Ruby Blocks, Python’s “with”, and Magpie’s Test Suite

September 28, 2010 code language magpie python ruby

Part of moving a language from “tiny hobby project” to “thing that I hope people will use” is a solid test suite. Magpie has a test suite now, but it’s kind of ugly and is driven mostly from Java. What I’d like is something more like RubySpec for Ruby: a highly readable executable specification for the language, written in itself.

RubySpec is built on top of RSpec, a Ruby library that provides a DSL-like API for writing tests. Here’s what a chunk of spec looks like:

describe "The 'and' statement" do
  it "short-circuits evaluation at the first false condition" do
    x = nil
    true and false and x = 1
    x.should be_nil

  it "evaluates to the first condition not to be true" do
    ("yes" and 1 and nil and true).should == nil
    ("yes" and 1 and false and true).should == false

  it "evaluates to the last condition if all are true" do
    ("yes" and 1).should == 1
    (1 and "yes").should == "yes"

I find that wonderful to read. This is exactly the kind of thing that I think gets people excited about Ruby. It relies on two nice features Ruby has: open classes, and block arguments.

Open classes let us define the “bare functions” of that DSL: describe and it are both methods added to the base Object class. Inside the spec, you’ll see a lot of calls to .should. That’s also a method that’s been patched into Object.

Block arguments in Ruby

Block arguments are then what get used to create the block structure you see where it appears that describe and it are keyword-like. The actual semantics are delightfully simple. If you do something like this in Ruby:

blocky("bar") do
  puts "hi"

The block after do gets wrapped in something like a lambda and passed to the method (blocky here) as another (unnamed) argument. That code basically gets desugared to:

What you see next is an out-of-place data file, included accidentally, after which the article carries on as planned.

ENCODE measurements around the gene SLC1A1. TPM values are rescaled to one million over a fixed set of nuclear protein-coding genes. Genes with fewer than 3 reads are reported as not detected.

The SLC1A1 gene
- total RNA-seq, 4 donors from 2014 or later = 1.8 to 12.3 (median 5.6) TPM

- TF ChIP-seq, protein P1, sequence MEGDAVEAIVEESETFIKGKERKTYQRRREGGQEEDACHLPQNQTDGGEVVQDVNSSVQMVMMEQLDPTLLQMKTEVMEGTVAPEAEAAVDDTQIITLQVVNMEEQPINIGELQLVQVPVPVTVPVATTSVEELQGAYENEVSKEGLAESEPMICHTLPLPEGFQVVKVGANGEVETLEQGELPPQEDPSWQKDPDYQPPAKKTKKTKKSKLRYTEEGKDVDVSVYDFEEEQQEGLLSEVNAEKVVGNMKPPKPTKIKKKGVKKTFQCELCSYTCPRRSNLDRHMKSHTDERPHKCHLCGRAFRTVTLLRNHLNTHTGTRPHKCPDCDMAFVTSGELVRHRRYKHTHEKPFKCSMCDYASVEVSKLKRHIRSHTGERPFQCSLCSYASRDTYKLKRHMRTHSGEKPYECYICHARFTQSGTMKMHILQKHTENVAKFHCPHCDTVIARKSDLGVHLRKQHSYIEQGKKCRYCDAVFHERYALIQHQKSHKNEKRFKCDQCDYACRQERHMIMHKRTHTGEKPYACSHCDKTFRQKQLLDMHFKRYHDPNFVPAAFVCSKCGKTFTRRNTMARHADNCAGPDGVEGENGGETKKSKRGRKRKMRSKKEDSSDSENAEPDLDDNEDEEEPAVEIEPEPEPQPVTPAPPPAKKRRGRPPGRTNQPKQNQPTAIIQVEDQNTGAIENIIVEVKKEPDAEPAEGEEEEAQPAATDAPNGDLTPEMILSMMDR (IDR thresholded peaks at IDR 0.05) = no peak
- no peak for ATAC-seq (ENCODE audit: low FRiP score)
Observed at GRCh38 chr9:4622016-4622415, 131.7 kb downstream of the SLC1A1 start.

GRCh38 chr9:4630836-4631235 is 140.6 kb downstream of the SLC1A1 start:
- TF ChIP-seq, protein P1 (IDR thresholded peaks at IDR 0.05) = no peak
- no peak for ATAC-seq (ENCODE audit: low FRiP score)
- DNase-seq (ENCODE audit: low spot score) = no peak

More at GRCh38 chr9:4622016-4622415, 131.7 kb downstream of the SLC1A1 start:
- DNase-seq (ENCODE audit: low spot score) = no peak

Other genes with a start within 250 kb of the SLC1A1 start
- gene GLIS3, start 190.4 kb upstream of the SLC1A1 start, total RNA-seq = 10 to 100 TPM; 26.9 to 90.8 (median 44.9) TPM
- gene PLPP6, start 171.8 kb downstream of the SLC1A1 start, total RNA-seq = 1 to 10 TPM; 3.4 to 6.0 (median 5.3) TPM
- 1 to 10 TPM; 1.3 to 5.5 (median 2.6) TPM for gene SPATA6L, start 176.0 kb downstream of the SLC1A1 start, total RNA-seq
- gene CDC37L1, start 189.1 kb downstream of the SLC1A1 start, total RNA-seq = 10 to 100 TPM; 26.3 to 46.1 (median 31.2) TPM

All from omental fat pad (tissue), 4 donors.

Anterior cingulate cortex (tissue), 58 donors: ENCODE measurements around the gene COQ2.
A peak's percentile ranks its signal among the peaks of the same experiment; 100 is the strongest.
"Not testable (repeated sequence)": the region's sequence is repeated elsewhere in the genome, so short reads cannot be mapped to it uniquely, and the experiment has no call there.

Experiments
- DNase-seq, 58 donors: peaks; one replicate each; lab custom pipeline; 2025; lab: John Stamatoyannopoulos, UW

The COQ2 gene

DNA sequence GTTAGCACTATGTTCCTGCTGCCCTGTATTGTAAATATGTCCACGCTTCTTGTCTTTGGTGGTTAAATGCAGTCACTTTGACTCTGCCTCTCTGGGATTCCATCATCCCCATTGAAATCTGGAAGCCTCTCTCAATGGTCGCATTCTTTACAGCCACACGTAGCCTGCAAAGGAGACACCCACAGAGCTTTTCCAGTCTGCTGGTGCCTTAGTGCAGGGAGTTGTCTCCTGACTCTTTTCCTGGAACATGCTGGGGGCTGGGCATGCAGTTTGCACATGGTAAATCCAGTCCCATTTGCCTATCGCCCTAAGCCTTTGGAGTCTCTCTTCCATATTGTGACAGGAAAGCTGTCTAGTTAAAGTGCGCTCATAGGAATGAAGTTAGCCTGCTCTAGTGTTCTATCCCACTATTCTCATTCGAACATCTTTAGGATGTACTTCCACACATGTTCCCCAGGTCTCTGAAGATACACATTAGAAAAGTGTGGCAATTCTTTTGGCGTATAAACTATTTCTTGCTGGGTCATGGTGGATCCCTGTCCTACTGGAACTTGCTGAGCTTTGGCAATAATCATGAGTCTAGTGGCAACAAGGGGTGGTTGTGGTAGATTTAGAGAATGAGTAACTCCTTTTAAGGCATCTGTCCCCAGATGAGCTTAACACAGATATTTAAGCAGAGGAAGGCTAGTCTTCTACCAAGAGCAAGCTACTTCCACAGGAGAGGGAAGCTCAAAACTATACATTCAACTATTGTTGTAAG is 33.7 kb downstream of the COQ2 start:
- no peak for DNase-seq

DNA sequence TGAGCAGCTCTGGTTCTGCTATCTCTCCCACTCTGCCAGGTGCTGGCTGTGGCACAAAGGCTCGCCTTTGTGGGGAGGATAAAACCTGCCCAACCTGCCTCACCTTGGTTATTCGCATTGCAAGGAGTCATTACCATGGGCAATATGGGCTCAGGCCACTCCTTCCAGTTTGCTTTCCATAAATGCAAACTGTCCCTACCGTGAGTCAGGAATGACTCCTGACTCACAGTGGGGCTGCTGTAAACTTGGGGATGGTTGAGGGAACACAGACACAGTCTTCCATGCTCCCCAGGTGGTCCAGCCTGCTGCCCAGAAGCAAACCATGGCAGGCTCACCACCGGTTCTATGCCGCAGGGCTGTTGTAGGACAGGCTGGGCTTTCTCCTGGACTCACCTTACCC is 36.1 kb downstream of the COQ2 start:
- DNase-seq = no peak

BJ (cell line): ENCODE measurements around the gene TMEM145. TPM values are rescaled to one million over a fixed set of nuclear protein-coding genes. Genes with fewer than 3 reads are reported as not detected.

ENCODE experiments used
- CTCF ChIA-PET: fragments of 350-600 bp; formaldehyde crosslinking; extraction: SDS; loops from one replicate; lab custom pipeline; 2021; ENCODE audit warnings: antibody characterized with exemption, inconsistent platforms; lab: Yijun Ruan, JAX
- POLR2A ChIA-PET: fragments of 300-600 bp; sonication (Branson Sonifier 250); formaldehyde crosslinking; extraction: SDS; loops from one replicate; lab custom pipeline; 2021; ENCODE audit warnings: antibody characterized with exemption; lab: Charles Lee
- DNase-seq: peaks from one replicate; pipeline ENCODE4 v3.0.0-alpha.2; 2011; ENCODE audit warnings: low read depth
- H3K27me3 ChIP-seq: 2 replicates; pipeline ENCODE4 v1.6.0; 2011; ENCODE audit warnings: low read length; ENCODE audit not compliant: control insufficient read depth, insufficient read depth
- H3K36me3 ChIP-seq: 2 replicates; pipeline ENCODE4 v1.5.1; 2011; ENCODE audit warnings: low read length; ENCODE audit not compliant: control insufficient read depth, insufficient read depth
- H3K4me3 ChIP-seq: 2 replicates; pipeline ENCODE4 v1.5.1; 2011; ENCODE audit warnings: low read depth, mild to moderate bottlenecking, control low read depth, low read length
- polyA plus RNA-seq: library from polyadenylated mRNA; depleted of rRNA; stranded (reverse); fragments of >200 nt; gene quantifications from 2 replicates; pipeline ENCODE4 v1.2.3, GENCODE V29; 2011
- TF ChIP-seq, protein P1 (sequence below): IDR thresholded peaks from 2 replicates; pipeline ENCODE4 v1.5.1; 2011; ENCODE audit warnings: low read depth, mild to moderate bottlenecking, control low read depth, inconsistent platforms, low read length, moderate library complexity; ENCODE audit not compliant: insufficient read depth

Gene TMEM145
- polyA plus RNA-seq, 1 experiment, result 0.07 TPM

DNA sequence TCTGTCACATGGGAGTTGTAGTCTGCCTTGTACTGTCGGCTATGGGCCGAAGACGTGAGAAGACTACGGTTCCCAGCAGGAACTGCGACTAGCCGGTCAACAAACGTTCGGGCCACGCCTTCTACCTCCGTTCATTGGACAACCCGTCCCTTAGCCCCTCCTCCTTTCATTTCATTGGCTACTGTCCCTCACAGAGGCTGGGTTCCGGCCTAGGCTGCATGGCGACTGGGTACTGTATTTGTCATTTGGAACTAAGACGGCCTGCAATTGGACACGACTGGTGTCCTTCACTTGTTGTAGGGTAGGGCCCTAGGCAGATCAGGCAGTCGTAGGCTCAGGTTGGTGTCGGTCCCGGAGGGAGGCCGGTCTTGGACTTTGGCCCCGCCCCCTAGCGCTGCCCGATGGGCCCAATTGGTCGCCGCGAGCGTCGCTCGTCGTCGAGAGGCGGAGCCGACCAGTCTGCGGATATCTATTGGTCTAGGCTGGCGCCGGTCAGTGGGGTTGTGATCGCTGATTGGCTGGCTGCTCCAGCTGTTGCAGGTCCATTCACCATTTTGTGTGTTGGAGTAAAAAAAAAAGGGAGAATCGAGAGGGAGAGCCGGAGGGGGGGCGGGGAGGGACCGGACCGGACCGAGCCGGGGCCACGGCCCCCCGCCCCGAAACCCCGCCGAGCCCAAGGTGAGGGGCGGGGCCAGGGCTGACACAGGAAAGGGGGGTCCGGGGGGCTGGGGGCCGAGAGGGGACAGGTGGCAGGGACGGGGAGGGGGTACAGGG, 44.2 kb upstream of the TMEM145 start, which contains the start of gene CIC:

blocky("bar", lambda {
  puts "hi"

The method that receives the block can then do stuff before and after it, and invoke it by using yield. It’s the ability to do stuff before and after that’s particularly nice. It makes it easy to write context managers or scoped behavior where you have some setup and teardown that you want to wrap around some user-provided behavior.

Context Managers in Python

When I thought “context manager”, that called to mind a similar feature in Python: with. Python’s system is a bit more complex and more directly tied to scoped behavior. It looks like this:

with open('somefile.text') as f:
  contents =

This does a few things in sequence:

  1. Evaluates the expression after with.

  2. If as is provided, binds the result to a named variable.

  3. Calls the __enter__ method on the result. This is where the context manager can perform setup work.

  4. Evaluates the body of the with statement.

  5. Finally, calls __exit__ on the context manager so it can do teardown.

Python’s system is a good bit more complex, but it’s also more object-oriented and handles the common scenario of an object that needs to initialize and teardown well.

Translating Python to Ruby